How the Trump administration’s Environmental Protection Agency (EPA) is killing America’s grassland ecology
By Mike Hagen and Nick RaskinThe EPA is planning to kill the grasslands of the United States, which comprise the largest share of the nation’s land surface area and have been at the center of a fight between environmental groups and the Trump Administration over its stewardship of public lands.
The Trump Administration is moving ahead with a plan to remove all public lands from federal ownership and allow private ownership of most of them.
It’s one of several actions that the Trump team is considering for conserving public lands in the coming months, according to multiple administration officials who spoke on the condition of anonymity because they weren’t authorized to speak publicly.
Trump has taken steps to protect public lands under the Trump era, including an executive order that protects all public land from federal interference, a plan announced in April that would save hundreds of millions of dollars, and the signing of an executive memo in March to open up lands that have been closed since President Bill Clinton was in office.
While there are many ways to protect lands, the Trump government has begun to focus on one particular area that has become a major source of resistance from conservation groups and environmental groups.
The Environmental Protection, Energy, and Water (EPA), which oversees the country’s land management and natural resource protection agencies, has proposed removing public lands that it considers to be critical to the health of the grassland ecosystem.
These lands include the Great Plains and Great Lakes, where scientists believe the carbon-dioxide emissions from burning fossil fuels lead to higher levels of air pollution.
The proposed rule would require the EPA to designate land that it says is critical to maintaining healthy grasslands, including parks, forests, and agricultural land.
While some of the land would be managed by private landowners, the plan would require that public lands be managed and managed for the benefit of the public.
The proposal is being closely watched by the public and private sectors because it would open up a major resource for private investment.
The National Forests Conservation Association (NFFA), a trade group that represents the nation´s forest managers, released a statement saying that “the public lands and water would be in danger from the elimination of public land management” under the plan.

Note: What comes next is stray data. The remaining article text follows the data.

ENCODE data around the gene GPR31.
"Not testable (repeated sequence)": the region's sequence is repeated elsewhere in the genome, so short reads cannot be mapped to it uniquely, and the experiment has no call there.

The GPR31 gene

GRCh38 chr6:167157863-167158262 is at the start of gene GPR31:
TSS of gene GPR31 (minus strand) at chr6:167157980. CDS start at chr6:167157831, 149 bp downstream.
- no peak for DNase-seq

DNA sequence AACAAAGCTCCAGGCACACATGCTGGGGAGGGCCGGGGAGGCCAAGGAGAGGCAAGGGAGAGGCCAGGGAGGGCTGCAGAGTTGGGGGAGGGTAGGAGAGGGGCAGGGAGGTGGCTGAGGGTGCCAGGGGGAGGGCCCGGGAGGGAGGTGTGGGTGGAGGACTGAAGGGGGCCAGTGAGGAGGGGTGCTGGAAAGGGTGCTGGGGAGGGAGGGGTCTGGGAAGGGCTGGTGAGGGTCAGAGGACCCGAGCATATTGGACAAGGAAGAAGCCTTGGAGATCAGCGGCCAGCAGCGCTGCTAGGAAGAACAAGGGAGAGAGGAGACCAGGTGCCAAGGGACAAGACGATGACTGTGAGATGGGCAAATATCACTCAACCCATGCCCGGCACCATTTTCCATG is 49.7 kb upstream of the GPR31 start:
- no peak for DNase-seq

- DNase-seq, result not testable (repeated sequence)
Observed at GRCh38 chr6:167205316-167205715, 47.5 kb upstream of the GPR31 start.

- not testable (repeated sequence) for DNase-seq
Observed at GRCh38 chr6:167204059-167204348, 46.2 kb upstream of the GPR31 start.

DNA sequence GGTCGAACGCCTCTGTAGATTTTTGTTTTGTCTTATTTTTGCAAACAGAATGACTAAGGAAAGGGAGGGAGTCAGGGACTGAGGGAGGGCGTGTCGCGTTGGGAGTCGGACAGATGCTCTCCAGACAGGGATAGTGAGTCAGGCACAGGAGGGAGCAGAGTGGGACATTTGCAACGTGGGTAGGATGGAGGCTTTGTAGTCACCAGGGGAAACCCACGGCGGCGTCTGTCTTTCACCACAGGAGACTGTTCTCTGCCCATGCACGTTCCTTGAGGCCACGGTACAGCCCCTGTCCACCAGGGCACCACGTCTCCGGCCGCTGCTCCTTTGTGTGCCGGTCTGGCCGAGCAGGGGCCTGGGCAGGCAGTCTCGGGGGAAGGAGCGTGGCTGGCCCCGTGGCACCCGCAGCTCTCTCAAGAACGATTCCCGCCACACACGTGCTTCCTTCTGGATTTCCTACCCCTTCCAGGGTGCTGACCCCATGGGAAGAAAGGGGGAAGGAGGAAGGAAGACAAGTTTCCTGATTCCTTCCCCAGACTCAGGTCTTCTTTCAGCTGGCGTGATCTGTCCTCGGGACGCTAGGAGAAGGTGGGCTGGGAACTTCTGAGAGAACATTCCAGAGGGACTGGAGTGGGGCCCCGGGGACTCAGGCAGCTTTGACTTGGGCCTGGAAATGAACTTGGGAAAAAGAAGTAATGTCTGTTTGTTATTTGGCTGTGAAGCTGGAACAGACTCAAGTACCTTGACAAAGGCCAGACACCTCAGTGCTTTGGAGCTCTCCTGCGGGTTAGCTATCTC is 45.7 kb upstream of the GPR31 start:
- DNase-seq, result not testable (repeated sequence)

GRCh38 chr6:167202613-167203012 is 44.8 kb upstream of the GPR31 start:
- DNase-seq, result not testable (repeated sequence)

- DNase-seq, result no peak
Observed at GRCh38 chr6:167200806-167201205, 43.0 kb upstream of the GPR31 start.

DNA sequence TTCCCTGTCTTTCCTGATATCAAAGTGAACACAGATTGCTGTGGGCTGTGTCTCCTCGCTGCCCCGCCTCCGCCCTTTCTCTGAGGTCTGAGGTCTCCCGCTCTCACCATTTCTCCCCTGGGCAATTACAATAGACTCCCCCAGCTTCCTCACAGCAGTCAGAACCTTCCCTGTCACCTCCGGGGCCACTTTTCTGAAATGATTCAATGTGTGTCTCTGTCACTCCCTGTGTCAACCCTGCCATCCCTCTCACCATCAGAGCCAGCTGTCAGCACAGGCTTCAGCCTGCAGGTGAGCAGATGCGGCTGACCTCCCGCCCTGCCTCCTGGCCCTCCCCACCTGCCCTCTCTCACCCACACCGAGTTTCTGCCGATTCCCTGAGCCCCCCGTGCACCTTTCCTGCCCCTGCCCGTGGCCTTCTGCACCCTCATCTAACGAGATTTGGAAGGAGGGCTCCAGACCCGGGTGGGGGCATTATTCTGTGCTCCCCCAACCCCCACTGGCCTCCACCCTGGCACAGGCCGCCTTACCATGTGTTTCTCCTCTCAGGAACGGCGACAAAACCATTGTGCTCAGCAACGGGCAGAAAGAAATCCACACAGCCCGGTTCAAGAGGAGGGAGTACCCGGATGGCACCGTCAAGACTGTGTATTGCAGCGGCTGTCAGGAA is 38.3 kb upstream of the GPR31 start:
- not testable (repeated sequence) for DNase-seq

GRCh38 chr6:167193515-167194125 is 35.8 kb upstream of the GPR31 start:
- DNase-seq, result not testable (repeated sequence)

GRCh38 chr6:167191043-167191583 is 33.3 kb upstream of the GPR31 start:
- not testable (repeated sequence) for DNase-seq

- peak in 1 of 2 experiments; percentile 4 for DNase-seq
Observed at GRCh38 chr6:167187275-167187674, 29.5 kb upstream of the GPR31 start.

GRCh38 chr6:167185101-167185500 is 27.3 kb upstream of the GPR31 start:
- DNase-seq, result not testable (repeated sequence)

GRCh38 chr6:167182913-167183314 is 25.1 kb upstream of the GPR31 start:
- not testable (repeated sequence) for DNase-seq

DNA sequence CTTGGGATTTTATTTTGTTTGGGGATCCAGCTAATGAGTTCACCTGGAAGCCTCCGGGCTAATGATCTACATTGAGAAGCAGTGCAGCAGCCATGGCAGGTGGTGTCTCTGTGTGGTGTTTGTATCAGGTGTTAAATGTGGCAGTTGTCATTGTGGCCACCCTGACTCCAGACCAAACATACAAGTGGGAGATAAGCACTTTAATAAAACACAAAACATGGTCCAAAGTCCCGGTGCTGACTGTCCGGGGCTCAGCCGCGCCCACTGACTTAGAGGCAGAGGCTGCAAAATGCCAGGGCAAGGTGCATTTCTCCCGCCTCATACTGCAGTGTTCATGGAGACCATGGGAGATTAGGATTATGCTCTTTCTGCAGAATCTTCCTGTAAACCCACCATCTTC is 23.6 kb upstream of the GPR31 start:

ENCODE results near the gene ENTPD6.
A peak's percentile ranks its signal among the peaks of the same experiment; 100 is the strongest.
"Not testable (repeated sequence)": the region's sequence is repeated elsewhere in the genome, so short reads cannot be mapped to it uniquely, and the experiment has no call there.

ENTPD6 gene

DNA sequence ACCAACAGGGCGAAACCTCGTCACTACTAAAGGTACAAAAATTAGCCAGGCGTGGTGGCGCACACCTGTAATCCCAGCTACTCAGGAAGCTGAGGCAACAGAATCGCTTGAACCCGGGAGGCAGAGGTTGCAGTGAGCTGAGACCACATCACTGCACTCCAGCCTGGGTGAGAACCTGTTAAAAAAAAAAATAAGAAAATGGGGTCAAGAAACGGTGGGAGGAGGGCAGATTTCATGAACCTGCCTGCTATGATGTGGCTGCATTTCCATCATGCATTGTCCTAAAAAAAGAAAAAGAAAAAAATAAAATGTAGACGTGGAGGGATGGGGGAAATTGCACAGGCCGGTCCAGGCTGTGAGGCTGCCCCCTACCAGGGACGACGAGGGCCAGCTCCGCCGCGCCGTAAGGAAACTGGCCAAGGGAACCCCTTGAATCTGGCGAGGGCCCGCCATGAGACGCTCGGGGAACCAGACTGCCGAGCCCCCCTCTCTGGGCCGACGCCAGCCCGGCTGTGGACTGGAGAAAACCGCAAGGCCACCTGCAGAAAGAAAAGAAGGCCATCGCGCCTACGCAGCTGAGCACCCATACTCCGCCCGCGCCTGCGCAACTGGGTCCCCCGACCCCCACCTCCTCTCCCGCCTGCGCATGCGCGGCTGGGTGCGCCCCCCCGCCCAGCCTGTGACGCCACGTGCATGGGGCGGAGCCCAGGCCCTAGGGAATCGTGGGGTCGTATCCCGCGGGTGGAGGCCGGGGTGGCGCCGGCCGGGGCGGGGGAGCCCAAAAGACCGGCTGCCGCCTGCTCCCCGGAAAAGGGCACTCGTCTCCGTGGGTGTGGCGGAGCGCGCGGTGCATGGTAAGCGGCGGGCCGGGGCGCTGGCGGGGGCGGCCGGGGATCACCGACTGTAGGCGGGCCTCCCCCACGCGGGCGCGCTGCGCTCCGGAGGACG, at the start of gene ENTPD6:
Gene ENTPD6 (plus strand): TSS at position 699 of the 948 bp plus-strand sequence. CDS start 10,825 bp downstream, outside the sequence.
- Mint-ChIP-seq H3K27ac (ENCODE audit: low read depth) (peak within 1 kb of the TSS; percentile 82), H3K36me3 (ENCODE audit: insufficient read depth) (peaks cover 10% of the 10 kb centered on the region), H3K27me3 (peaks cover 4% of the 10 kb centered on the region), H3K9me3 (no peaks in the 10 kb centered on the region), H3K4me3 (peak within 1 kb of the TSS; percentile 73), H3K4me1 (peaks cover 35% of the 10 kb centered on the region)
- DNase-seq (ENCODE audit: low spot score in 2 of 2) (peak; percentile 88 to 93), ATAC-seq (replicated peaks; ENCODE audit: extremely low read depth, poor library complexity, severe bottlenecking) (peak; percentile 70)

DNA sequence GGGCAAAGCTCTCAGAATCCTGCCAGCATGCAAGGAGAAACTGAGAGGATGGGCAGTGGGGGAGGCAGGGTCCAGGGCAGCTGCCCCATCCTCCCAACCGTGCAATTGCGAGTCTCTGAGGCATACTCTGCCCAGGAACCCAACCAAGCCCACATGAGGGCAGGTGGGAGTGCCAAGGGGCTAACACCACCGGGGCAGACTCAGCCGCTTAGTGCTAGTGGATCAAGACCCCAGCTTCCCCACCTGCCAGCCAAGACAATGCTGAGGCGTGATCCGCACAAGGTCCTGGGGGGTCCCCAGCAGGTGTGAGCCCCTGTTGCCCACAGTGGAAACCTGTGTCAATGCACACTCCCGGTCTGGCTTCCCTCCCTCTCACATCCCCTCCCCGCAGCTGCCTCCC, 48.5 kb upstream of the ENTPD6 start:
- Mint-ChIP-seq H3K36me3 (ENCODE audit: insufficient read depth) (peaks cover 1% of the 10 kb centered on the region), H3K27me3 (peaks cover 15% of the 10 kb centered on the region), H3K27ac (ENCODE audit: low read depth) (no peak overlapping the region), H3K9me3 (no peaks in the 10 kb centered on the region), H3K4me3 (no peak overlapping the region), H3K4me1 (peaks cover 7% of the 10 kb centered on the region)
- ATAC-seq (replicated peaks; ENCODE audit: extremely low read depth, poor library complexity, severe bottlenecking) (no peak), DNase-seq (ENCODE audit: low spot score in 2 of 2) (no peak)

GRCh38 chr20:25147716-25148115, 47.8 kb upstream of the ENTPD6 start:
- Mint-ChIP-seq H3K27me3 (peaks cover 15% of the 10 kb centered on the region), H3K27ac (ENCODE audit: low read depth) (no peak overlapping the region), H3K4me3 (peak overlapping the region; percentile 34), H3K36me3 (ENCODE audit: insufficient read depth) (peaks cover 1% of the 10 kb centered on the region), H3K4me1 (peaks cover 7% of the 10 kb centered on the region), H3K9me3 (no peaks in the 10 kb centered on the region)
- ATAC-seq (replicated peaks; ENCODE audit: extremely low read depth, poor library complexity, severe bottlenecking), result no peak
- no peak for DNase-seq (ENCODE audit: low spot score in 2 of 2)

The NFFA is among the many conservation groups who are concerned about the rule and have argued that the federal government should retain control over land management.
The move would be a huge win for the fossil fuel industry, which has been fighting for the removal of public forests for years.
In addition to the loss of public forestlands, the oil and gas industry is worried that the proposed rule could reduce investment in their carbon-free electricity production, and could result in fewer public lands being open to drilling.
“The fossil fuel lobby is going to be fighting this and they will win,” said Steve Gillett, the director of public affairs at the Sierra Club, a conservation advocacy group.
“But they will lose, and that is the real reason this is so bad for public lands.”
According to Gillets group, about 1.5 million acres of land would need to be designated under the rule, which would also require the federal Department of Agriculture to issue new regulations on where public lands could be developed.
The rule is part of the administration´s ongoing efforts to undo regulations put in place by former President Obama, which included protections for public forests and wildlife.
The new rule would be the largest public land preservation action in decades, and comes at a time when the Trump-era environmental agency is in the midst of rewriting a new rule that could affect millions of acres of public and privately owned land in the United Sates.
The Department of Interior has already rescinded nearly $600 million in protections for the Great Lakes and other public lands, as well as nearly $3.3 billion for the land conservation programs of the National Park Service.
The Trump Administration has also withdrawn some protection for public land in a handful of states, including New York, and in many states, the land has been off limits for years to developers and mining companies.
In a statement on Monday, the Interior Department said that the rule would create a “more transparent and robust system” for land managers to use land that is designated by the agency, and would eliminate uncertainty for land owners.
The department said that “any decision to remove or modify a public land designation will be subject to public comment, and it will be reviewed by a National Advisory Committee on Land Use and Landscape Management.”
However, a group of environmental groups including Friends of the Earth and Defenders of Wildlife, as part of their efforts to protect the public lands they live in, have said that there is nothing in the proposed rules that would allow them to sue over the rule.
In their letter to Interior Secretary Ryan Zinke, Friends of a Different Color said the agency’s proposal to remove public lands would be an “historic, historic mistake” because